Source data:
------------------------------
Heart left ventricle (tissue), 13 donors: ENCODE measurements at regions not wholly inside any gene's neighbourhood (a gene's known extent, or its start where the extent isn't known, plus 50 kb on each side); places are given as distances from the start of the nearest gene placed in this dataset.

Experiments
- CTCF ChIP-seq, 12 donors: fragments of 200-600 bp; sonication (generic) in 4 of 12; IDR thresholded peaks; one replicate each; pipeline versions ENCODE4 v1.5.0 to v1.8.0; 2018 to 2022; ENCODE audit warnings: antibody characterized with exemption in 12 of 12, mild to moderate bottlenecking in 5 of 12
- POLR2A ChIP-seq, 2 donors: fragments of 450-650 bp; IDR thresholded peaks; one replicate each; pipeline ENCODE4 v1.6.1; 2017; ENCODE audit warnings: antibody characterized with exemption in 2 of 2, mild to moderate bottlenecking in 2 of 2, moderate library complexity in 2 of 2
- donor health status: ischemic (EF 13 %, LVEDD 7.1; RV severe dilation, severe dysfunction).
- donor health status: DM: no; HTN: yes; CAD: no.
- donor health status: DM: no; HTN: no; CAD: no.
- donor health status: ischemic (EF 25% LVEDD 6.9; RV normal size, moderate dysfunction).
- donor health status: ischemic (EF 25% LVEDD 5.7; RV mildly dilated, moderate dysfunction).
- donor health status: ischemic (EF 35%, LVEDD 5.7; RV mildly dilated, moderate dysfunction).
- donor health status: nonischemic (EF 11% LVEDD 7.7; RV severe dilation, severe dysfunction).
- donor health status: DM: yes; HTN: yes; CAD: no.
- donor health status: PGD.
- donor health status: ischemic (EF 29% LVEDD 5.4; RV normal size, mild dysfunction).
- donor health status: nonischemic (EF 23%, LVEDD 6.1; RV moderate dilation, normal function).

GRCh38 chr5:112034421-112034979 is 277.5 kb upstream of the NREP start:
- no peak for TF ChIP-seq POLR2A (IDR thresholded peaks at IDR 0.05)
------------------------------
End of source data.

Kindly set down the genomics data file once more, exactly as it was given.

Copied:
Heart left ventricle (tissue), 13 donors: ENCODE measurements at regions not wholly inside any gene's neighbourhood (a gene's known extent, or its start where the extent isn't known, plus 50 kb on each side); places are given as distances from the start of the nearest gene placed in this dataset.

Experiments
- CTCF ChIP-seq, 12 donors: fragments of 200-600 bp; sonication (generic) in 4 of 12; IDR thresholded peaks; one replicate each; pipeline versions ENCODE4 v1.5.0 to v1.8.0; 2018 to 2022; ENCODE audit warnings: antibody characterized with exemption in 12 of 12, mild to moderate bottlenecking in 5 of 12
- POLR2A ChIP-seq, 2 donors: fragments of 450-650 bp; IDR thresholded peaks; one replicate each; pipeline ENCODE4 v1.6.1; 2017; ENCODE audit warnings: antibody characterized with exemption in 2 of 2, mild to moderate bottlenecking in 2 of 2, moderate library complexity in 2 of 2
- donor health status: ischemic (EF 13 %, LVEDD 7.1; RV severe dilation, severe dysfunction).
- donor health status: DM: no; HTN: yes; CAD: no.
- donor health status: DM: no; HTN: no; CAD: no.
- donor health status: ischemic (EF 25% LVEDD 6.9; RV normal size, moderate dysfunction).
- donor health status: ischemic (EF 25% LVEDD 5.7; RV mildly dilated, moderate dysfunction).
- donor health status: ischemic (EF 35%, LVEDD 5.7; RV mildly dilated, moderate dysfunction).
- donor health status: nonischemic (EF 11% LVEDD 7.7; RV severe dilation, severe dysfunction).
- donor health status: DM: yes; HTN: yes; CAD: no.
- donor health status: PGD.
- donor health status: ischemic (EF 29% LVEDD 5.4; RV normal size, mild dysfunction).
- donor health status: nonischemic (EF 23%, LVEDD 6.1; RV moderate dilation, normal function).

GRCh38 chr5:112034421-112034979 is 277.5 kb upstream of the NREP start:
- no peak for TF ChIP-seq POLR2A (IDR thresholded peaks at IDR 0.05)